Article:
A controversial Toronto psychology professor is lambasting a prestigious British university after it opted to rescind a visiting fellowship on the basis of his work.
Jordan Peterson published a blog post in the wake of the move from Cambridge University, criticizing the school for its decision to withdraw the opportunity for a two-month scholarly visit to the elite campus.
Peterson, an outspoken critic of political correctness and many campus movements broadly affiliated with the political left, accused the school of bowing to pressure from students and failing to notify him directly of the decision to retract the fellowship.
Cambridge spokeswoman Tamsin Starr denied both allegations laid out in the blog post, saying Cambridge emailed the professor prior to sending out a tweet announcing the withdrawal of the offer and asserting the decision was made as a result of an academic review rather than student backlash.
"It was rescinded after a further review," Starr said. She did not respond to a detailed list of questions, including whether such reviews are standard procedure and what specific findings triggered the withdrawal.
'Serious error in judgement': Peterson
Peterson's blog post let loose scathing words for the school's Faculty of Divinity, which arranged for the fellowship and where the University of Toronto professor said he hoped to gain further material for a planned set of lectures on stories from the Bible.
"I think the Faculty of Divinity made a serious error of judgment in rescinding their offer to me," he wrote in his post. "I think they handled publicizing the rescindment in a manner that could hardly have been more narcissistic, self-congratulatory and devious...I wish them the continued decline in relevance over the next few decades that they deeply and profoundly and diligently work toward and deserve."
Peterson said the idea for a visiting fellowship came about after he lectured at the school and met with divinity faculty members last year.
In a brief tweet announcing the retraction, Cambridge indicated that Peterson requested the fellowship that was due to get underway in October. Peterson's post referred to this assertion as a "half-truth," saying it had been discussed with faculty members before he submitted his formal request.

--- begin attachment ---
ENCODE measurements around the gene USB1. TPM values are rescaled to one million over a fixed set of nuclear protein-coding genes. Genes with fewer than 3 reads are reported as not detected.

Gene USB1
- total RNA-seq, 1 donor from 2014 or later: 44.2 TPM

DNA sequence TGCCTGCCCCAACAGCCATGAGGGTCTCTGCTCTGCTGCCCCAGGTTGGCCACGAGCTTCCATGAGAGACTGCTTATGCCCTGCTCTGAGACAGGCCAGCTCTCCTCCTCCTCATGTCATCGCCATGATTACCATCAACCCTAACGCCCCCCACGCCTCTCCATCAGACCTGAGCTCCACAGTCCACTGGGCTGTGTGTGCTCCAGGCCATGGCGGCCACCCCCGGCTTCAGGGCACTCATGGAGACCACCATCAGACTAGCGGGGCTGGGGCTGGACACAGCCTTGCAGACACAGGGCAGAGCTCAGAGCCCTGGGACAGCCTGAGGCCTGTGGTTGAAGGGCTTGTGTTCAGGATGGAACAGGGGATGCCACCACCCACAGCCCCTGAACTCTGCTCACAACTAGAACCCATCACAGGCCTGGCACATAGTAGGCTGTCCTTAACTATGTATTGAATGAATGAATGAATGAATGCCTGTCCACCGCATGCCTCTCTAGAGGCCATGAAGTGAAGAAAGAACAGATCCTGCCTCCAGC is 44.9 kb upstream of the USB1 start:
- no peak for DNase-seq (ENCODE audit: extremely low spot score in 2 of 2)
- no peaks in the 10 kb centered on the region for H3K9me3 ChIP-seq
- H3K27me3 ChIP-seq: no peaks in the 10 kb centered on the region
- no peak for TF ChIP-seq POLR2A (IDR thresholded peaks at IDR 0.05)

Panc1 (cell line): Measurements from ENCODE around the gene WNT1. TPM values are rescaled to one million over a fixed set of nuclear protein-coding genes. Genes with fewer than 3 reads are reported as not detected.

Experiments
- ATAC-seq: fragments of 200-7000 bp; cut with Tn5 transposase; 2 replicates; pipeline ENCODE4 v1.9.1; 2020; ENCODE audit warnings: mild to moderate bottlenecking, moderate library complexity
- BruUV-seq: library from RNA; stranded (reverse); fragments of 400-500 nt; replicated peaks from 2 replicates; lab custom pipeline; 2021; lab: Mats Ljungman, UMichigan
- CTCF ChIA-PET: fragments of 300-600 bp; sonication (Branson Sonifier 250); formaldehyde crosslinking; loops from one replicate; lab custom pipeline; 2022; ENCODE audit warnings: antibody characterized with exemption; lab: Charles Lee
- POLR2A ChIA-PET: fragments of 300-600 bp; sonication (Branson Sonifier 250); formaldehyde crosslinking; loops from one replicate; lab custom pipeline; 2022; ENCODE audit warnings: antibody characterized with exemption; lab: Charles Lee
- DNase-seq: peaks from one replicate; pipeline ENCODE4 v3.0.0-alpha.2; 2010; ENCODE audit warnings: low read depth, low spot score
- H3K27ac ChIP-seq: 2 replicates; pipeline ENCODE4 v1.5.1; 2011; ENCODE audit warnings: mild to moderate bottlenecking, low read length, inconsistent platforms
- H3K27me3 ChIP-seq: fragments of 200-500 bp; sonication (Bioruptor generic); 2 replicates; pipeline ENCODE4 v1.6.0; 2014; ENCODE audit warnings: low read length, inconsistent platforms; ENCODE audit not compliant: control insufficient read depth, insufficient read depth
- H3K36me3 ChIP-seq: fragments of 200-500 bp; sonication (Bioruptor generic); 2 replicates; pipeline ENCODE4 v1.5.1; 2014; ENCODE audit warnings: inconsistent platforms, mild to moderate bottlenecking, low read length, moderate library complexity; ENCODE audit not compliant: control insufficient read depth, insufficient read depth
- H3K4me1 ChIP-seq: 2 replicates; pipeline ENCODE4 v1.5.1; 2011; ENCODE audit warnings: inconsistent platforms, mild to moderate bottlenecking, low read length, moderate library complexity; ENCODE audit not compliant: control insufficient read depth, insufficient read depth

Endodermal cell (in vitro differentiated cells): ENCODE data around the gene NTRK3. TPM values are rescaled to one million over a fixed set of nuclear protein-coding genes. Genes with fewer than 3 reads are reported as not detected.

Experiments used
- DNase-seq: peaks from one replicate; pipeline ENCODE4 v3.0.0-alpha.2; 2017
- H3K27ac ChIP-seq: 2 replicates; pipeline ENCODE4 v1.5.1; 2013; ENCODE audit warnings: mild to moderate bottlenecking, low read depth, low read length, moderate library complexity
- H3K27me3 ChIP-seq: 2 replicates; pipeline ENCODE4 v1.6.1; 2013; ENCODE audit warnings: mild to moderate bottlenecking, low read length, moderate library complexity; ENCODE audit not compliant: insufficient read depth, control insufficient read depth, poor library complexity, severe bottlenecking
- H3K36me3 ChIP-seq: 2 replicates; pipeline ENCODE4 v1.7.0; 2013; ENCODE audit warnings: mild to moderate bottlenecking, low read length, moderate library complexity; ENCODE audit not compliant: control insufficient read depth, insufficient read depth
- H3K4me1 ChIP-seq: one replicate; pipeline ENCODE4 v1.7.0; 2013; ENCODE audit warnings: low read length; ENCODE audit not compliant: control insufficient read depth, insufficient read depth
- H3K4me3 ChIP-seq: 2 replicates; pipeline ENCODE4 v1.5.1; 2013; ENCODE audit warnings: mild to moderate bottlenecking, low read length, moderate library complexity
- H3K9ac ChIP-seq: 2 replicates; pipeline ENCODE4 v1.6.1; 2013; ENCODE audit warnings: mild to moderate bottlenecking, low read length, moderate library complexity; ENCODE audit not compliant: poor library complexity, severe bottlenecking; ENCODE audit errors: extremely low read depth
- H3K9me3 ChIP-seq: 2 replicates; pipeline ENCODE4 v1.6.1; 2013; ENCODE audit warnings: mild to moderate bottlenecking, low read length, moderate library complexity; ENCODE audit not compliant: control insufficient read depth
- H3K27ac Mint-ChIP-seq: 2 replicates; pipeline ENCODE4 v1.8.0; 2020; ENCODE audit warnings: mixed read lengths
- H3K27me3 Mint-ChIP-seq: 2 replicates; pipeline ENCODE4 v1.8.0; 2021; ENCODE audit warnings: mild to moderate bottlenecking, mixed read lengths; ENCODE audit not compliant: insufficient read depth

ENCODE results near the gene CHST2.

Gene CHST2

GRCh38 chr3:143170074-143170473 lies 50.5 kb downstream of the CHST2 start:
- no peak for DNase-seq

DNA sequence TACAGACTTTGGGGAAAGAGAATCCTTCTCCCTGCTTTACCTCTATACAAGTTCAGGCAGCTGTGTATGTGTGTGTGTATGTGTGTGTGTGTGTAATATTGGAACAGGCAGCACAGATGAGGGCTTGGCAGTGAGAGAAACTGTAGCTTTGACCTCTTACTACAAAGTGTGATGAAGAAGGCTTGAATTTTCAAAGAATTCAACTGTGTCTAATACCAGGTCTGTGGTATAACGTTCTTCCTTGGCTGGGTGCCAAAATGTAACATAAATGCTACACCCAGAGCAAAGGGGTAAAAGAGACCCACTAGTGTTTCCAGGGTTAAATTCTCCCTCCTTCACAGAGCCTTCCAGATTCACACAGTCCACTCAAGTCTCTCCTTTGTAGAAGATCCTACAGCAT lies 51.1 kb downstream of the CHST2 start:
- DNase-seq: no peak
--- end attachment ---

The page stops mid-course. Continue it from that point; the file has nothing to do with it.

Word that Peterson's offer had been rescinded was greeted with relief by the Cambridge University students' union, who began tweeting about his invitation in the days before it was withdrawn.
"His work and views are not representative of the student body and as such we do not see his visit as a valuable contribution to the university, but one that works in opposition to the principles of the university," the union said in a Facebook post, later clarifying that they take exception to what they describe as his "history of actively espousing discriminatory views towards minority groups" rather than his positions on "academic freedom."
Peterson has been a vocal critic of, among other things, the use of gender-neutral pronouns among those identifying as transgender. His notorious refusal to use them helped catapult him to global fame.
Peterson's blog post took shots at the union's response, finding fault with its literary style as well as its substance. He said the response received during his 2018 visit to the campus suggested there were people at the university interested in his perspectives.
"It seems to me that the packed Cambridge Union auditorium, the intelligent questioning associated with the lecture, and the overwhelming number of views the subsequently posted video accrued, indicates that there (sic) a number of Cambridge students are very interested in what I have to say, and might well regard my visit "as a valuable contribution to the university," he said.
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